Don’t you “Sir” me!

I'll even call him "father" just to get him off my back.

Last week (September 14) a meathead wrote to The Straits Times suggesting that in line with the current Speak Good English campaign, the organizers should look into educating the masses on the proper terms of address for people as well.

She wrote: “Very often, at places like wet markets, hawker centers and heartland shops, one can hear the shop or stall owners addressing men and women who appear to be in their 40s as ‘uncle’ and ‘auntie.’ It is ridiculous to see even middle-aged and elderly people address these men and women that way. It is not right, nor respectful, to use these terms so loosely – by those who are about the same age as the ones addressed.”

She also wrote “It is high time we replaced ‘uncle’ and ‘auntie’ with ‘Mr’ or ‘Sir’, and ‘Miss’ or ‘Madam.’ These are more respectful forms of address and will tie in well with the Speak Good English campaign.”

I suspect this person must be real anal; moreover, she’s not terribly smart yet obviously she considers herself way above “the masses.” However she misses the point. In our culture, we address people as “uncle” or “auntie” as a mark of respect. Yup contrary to what the letter writer claimed we do so precisely to show respect. There is nothing ridiculous about it and absolutely nothing wrong; these terms are not used “loosely” at all, it’s not as if calling someone “uncle” or “auntie” will get you arrested by the language police or places you under a lifetime of moral obligation to the person to whom you have so addressed. Is the letter writer a very insecure person or what? (Finally, there’s someone who’s a worse basket case than Sumiko Tan?) If so I suggest she sign up for some assertiveness or motivational training or one of those Adam Khoo mindfucks.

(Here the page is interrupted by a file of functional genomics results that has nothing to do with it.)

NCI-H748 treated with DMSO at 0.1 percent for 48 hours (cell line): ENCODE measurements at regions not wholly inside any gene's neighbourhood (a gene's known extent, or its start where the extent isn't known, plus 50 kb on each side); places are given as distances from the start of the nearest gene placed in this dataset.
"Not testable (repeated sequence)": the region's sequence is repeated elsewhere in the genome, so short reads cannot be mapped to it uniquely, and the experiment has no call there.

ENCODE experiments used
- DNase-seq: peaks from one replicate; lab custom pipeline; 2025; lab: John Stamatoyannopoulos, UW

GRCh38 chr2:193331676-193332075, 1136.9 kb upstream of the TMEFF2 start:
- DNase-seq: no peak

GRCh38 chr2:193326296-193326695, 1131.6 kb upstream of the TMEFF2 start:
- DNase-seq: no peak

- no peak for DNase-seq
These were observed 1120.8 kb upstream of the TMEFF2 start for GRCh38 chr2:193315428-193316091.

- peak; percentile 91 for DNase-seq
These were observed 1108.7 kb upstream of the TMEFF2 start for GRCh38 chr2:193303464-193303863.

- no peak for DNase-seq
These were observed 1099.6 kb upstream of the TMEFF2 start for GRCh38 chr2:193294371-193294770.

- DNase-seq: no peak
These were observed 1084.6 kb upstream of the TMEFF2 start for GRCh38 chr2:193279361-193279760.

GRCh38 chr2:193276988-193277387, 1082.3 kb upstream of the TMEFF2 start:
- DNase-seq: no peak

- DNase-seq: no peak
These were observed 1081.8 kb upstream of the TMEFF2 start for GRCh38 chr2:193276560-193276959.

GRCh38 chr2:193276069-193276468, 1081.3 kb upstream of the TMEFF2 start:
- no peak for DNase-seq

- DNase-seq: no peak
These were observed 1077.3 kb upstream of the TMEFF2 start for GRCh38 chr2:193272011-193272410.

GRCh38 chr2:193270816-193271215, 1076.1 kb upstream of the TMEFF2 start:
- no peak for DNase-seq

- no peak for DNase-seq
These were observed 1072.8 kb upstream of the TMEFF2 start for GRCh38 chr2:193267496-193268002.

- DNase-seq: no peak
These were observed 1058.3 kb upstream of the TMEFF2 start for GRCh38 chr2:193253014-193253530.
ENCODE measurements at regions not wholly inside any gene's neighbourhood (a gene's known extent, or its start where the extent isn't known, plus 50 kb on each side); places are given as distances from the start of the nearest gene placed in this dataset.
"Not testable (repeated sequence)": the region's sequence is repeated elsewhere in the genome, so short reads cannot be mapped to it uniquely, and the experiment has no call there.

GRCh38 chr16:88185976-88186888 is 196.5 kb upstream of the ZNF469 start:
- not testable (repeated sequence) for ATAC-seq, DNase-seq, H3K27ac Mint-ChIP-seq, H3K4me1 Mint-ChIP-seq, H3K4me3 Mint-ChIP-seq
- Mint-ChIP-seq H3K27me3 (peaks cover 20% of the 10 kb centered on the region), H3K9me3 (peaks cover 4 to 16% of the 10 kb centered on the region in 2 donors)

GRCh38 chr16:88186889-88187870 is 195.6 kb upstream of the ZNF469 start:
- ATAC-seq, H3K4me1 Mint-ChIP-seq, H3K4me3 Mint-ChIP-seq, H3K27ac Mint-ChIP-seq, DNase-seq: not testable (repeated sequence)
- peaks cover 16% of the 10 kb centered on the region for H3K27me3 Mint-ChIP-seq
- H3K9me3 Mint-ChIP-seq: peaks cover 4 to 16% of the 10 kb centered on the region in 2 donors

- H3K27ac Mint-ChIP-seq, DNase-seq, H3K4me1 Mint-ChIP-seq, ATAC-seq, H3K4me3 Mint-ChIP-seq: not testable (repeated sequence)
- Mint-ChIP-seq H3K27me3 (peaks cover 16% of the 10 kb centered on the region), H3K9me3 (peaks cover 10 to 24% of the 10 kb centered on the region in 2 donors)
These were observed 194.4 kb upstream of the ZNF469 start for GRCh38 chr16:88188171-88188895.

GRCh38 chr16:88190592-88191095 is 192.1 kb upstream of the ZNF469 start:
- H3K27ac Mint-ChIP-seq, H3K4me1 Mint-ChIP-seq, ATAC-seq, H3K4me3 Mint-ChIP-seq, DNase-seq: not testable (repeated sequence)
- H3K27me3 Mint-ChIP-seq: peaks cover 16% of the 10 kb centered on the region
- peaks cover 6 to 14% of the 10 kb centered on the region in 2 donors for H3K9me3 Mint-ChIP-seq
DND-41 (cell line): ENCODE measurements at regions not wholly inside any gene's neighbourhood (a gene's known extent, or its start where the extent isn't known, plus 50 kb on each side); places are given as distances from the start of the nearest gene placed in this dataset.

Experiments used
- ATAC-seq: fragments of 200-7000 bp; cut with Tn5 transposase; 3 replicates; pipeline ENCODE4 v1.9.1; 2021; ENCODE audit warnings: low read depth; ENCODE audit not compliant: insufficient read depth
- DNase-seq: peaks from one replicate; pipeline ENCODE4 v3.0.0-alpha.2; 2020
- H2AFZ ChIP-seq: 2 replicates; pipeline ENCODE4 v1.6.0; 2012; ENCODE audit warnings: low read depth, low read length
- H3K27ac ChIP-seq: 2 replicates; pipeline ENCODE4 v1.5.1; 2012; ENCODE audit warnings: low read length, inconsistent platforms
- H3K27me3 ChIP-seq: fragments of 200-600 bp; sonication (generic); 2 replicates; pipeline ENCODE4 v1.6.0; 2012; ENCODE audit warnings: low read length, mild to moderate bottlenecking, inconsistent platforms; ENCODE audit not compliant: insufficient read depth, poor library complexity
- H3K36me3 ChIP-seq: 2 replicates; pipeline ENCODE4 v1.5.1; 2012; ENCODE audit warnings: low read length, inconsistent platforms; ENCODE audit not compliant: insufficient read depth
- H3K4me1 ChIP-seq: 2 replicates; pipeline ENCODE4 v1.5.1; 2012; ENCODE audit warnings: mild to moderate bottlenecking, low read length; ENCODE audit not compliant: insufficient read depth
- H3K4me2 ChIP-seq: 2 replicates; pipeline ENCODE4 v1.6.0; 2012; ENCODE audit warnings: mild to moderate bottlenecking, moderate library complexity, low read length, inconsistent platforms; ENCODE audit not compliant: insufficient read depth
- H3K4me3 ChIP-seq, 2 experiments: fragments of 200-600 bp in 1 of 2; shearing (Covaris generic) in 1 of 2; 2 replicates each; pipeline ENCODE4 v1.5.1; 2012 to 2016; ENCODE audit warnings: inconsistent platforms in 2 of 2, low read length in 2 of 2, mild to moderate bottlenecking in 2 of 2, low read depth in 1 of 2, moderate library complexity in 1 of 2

Men of my vintage have no hangup addressing a younger person “uncle” or “auntie” – it may well be wrong and incorrect because the person I am addressing is not the brother or sister of my parents but addressing someone as “uncle” or “auntie” is a lot more courteous than hailing “Mister” or “Miss” or the stupid, unpronounceable and completely wrong and meaningless “Ms” honorific which the letter writer has used for herself.

When a taxi driver or a food seller address me as “uncle” that’s not because he’s claiming to be my sister’s son, it’s just easy on his tongue and it is a show of respect. Didn’t the letter writer grow up in a household where she was instructed to address older relatives as “uncle” or “auntie”? What kind of upbringing did she have? Also, most of the time when someone calls me “uncle” it is done in dialect – “Ah chek” in Hokkien or “Ah soak” in Cantonese; there’s no easy-on-the-tongue equivalent for “sir.”

It’s also not in our culture for taxi drivers or food sellers or shop keepers to address anyone as “sir” or “madam.” “Uncle” and “auntie” seems less official, more “intimate” and less impersonal – which augurs well in this day and age when we talk so much about service providers having to move from providing mere customer service to demonstrating “intimacy” with their customers, knowing their customers as human beings, getting close to fulfilling their specific needs, etc.

As for myself I have no qualms addressing a younger person “uncle” or “auntie” because if I use the word “sir” or “madam” locally, two things usually happen: (1) the person so addressed doesn’t know how to respond and (2) I may appear sarcastic and condescending. Many people I know tell me that when they use the word “sir” or “ma’am” to address someone they get blank stares back in return and many people have also told me that when they are being addressed that way they feel that it makes the person using “sir” or “ma’am” sounds rather sarcastic and condescending.

Bottom line/net net: in our culture “uncle” and “auntie” works so if it ain’t broken why fix it?

The letter writer should go solve world hunger or something like that instead of being so spasticized, trying to eliminate an age-old tradition.

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